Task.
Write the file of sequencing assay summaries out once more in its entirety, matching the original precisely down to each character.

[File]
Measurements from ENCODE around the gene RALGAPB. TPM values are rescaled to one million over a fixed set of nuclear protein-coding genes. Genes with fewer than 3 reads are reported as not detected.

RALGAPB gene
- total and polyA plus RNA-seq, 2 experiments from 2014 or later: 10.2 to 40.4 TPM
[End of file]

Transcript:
Measurements from ENCODE around the gene RALGAPB. TPM values are rescaled to one million over a fixed set of nuclear protein-coding genes. Genes with fewer than 3 reads are reported as not detected.

RALGAPB gene
- total and polyA plus RNA-seq, 2 experiments from 2014 or later: 10.2 to 40.4 TPM